Monday, November 2, 2009

A New Evangelical Consituency

"In the last two or three decades evangelicals have discovered culture. That actually sounds more flattering than I intend. I would welcome a serious discussion about culture. We should be exploring what it is and how it works, rather than just looking at polls to see what is hot. A serious engagement with culture, though, is not what most evangelicals are about.

"What they want to know about culture is simple and easy to unearth. They want to know what the trends and fashions are that are ruffling the surface of contemporary life. They have no interest at all in what lies beneath the trends, none on how our modernized culture in the West shapes personal horizons, produces appetites, and provides us ways of processing the meaning of life. All of that seems like pretty complex and useless stuff. Pragmatists to the last drop of blood, these evangelicals are now in the cultural waters, not to understand what is there, but to get some movement. They are there with their surfboards trying to get a little forward motion as each tiny ripple makes its way toward the shore. This quest for success, which passes under the language of 'relevance,' is what is partitioning the evangelical world into its three segments."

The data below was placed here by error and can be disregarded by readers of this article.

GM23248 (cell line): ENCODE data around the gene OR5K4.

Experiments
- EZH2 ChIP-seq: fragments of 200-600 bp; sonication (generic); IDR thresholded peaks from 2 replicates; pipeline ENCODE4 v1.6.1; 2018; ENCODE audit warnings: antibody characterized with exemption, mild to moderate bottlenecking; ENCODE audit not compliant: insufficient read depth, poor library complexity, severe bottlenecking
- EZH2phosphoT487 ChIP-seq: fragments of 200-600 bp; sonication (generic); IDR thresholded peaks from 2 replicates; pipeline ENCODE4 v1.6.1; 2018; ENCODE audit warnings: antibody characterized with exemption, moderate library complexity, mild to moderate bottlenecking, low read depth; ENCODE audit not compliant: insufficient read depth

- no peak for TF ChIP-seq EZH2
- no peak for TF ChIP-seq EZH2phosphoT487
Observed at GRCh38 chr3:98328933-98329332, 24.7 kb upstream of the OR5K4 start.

David Wells, The Courage to be Protestant: Truth-lovers, Marketers and Emergents in the Postmodern World, p.3



Laurie M. said...

Excellent insight. I wouldn't have known what he was talking about if I wasn't married to the man I'm married to, who's taught me to really listen, and to not hide in the Christian subculture.

Very thought provoking.

jeri said...

David Wells' "No Place for Truth" was an eye opener (putting it mildly) for me six years ago or so. This book is sort of a compilation of all his books on the subject. I see in the church this kind of interest in culture (i.e. testing which way the cultural winds are blowing in order to be "relevant"). Marketers versus truth-lovers, it seems.